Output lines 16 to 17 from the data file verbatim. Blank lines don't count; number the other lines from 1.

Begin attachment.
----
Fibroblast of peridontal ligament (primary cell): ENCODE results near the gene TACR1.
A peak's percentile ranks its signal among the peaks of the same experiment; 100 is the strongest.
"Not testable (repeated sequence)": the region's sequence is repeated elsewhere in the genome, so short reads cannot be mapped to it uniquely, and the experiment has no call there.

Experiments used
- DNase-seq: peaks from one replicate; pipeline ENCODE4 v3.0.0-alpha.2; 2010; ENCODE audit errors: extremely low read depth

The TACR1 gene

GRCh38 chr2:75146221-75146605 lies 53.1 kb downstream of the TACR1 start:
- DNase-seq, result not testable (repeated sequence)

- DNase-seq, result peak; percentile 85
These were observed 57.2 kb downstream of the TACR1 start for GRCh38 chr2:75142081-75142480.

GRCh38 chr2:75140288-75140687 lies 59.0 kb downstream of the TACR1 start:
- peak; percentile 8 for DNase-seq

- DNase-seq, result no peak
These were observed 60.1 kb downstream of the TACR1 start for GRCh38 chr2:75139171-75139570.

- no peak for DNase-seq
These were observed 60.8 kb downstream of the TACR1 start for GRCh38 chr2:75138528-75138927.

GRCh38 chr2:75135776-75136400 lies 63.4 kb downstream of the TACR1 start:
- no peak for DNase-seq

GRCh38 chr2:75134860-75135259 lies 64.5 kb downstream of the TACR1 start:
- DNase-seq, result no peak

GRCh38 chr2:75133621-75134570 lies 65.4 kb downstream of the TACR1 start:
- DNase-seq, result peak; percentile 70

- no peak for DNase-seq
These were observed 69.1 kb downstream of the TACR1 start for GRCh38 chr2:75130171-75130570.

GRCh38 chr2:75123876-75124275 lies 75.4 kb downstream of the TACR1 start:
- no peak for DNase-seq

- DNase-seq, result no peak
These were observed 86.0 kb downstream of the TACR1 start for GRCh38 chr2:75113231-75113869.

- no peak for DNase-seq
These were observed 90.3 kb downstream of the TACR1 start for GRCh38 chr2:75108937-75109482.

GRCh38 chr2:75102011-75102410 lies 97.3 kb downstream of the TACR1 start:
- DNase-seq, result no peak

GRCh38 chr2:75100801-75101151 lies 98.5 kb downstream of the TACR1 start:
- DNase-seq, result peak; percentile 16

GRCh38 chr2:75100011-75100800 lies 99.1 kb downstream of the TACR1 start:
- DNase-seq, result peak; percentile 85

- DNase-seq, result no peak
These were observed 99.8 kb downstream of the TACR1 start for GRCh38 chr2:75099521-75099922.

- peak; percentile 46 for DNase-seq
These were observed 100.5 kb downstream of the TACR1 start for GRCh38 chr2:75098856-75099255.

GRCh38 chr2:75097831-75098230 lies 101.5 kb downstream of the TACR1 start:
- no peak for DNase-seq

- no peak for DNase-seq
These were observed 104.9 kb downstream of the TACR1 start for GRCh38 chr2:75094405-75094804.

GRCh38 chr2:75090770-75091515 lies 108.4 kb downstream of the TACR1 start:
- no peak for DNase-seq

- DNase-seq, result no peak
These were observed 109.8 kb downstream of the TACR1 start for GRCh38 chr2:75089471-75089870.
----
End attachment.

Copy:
These were observed 60.8 kb downstream of the TACR1 start for GRCh38 chr2:75138528-75138927.

GRCh38 chr2:75135776-75136400 lies 63.4 kb downstream of the TACR1 start: